Control of office has long been regarded as the key element in understanding power and policy in the Soviet system. What, however, accounts for the control of office and how are individuals recruited into positions of power and responsibility? In An algebra of Soviet power, Michael Urban adopts a new approach and introduces into the field of political elite studies the sociological technique of vacancy chain analysis. This treats the movements of actors as sequences of complex inter-relations that are structured by the properties and powers of the personnel system rather than by the consequences of individual intentions or characteristics. This algebraic method is applied to a large body of career data of officials from the Soviet Republic of Belorussia for the period 1966-86. The author documents how, despite the formal systems of nomenklatura - central control over personnel placement - the flow of individuals through the hierarchy of offices in Belorussia has not been influenced by any coordinating policy issuing from Moscow or Minsk. Instead regionalism has played an important, and patronage, the decisive, role in system.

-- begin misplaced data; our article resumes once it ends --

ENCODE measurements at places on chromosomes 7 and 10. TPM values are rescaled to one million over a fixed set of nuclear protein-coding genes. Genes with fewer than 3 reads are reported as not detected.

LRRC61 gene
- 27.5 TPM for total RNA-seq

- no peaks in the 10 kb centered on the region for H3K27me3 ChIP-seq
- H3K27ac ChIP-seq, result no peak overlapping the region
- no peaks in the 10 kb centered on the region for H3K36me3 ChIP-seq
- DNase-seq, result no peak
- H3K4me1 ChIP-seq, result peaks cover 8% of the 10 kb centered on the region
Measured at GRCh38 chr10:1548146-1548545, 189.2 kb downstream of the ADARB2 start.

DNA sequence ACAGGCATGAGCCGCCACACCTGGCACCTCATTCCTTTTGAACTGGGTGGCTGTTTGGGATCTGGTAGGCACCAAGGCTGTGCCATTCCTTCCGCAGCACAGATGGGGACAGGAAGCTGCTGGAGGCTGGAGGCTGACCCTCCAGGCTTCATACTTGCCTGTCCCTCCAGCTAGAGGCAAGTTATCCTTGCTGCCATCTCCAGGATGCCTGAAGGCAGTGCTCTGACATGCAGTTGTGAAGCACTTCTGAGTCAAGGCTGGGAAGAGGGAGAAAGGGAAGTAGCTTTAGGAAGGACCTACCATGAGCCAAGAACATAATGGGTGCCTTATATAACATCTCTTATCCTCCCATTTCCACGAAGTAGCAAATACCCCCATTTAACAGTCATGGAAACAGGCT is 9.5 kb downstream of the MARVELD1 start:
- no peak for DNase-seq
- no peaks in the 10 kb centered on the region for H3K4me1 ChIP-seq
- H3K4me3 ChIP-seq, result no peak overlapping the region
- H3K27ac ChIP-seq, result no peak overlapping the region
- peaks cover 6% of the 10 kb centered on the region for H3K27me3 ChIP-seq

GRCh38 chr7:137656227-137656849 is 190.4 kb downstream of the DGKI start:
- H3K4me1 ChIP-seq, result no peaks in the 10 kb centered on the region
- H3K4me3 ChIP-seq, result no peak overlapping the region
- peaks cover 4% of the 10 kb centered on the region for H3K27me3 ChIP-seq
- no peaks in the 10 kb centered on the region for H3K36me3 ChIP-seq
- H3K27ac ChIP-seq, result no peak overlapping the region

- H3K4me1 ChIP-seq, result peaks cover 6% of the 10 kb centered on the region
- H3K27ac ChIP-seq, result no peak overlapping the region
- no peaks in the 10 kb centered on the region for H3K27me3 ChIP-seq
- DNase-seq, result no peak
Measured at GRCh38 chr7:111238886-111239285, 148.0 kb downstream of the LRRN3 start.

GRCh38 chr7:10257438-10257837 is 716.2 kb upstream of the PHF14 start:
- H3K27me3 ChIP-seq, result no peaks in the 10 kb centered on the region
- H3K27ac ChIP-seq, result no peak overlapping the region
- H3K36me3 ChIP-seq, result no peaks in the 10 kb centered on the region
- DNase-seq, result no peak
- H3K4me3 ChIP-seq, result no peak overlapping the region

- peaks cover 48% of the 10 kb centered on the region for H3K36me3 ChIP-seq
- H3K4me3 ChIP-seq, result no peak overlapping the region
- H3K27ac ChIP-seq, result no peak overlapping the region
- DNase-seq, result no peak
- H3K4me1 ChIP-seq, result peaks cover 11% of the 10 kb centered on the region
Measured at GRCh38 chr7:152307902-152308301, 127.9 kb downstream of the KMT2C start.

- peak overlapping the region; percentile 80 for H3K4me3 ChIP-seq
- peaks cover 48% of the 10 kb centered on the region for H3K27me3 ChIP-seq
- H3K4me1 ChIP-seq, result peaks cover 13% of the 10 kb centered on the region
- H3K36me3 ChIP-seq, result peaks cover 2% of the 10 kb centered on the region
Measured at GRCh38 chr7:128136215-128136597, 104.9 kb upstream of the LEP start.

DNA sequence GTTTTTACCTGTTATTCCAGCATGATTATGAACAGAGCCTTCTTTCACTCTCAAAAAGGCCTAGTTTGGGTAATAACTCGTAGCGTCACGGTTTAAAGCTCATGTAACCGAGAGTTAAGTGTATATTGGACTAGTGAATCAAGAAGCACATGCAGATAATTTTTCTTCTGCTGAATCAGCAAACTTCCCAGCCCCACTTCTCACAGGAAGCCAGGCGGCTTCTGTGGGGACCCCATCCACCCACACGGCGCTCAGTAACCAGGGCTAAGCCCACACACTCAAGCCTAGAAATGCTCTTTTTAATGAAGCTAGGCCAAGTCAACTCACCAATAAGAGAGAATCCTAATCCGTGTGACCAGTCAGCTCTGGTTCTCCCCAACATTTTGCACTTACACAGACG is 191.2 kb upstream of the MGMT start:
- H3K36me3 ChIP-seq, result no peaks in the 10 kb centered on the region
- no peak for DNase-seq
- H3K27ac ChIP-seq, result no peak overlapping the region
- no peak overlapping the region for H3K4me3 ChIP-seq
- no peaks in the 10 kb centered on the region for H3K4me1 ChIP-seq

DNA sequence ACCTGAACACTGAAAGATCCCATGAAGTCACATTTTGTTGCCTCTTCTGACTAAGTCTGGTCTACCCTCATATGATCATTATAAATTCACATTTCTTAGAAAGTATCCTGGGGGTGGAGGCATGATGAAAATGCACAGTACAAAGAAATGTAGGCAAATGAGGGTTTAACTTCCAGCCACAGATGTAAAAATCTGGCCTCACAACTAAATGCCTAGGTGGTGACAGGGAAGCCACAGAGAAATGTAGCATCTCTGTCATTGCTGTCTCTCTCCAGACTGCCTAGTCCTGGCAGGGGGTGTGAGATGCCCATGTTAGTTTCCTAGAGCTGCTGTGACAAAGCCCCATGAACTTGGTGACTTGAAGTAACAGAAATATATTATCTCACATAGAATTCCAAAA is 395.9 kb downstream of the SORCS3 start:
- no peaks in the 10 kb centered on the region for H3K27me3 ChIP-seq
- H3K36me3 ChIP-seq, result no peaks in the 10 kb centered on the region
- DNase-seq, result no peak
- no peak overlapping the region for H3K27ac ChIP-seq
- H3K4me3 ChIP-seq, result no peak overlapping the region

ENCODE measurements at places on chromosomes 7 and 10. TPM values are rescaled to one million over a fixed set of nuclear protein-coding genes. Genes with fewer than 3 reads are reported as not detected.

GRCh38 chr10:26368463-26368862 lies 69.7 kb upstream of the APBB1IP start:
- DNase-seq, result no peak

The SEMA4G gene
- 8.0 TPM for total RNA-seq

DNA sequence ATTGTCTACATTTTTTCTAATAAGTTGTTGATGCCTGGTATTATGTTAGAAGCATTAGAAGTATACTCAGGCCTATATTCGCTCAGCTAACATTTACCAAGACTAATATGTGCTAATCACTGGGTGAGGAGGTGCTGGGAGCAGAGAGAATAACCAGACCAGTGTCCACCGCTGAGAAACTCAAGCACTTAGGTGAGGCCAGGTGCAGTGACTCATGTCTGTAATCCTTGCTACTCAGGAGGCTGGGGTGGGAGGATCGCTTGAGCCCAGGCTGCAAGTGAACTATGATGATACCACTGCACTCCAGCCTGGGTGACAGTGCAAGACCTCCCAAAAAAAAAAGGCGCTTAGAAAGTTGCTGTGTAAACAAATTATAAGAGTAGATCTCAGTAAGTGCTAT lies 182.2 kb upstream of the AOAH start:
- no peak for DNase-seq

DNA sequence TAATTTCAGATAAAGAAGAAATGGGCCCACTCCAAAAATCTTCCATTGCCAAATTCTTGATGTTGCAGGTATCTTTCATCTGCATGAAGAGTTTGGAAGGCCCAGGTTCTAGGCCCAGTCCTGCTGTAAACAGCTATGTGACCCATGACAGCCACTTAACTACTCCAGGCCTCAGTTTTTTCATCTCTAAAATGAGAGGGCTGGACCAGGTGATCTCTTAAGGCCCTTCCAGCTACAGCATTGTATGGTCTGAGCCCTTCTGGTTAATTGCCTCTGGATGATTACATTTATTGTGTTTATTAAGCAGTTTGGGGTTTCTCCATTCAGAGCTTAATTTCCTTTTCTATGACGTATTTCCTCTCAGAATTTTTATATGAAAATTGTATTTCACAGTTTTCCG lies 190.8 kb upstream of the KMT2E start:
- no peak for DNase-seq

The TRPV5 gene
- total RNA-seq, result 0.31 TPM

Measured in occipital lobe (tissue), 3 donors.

This study also outlines changes in this pattern that stem from the advent of the Gorbachev leadership and shows how these changes were anticipated in some important respects by events in Belorussia. An algebra of Soviet power will be welcomed by students and specialists of Soviet politics and political sociology.
Series: Cambridge Russian, Soviet and Post-Soviet Studies
Number Of Pages: 200
Published: 23rd November 1989
Publisher: Cambridge University Press
Country of Publication: GB
Dimensions (cm): 22.8 x 15.2
Weight (kg): 0.41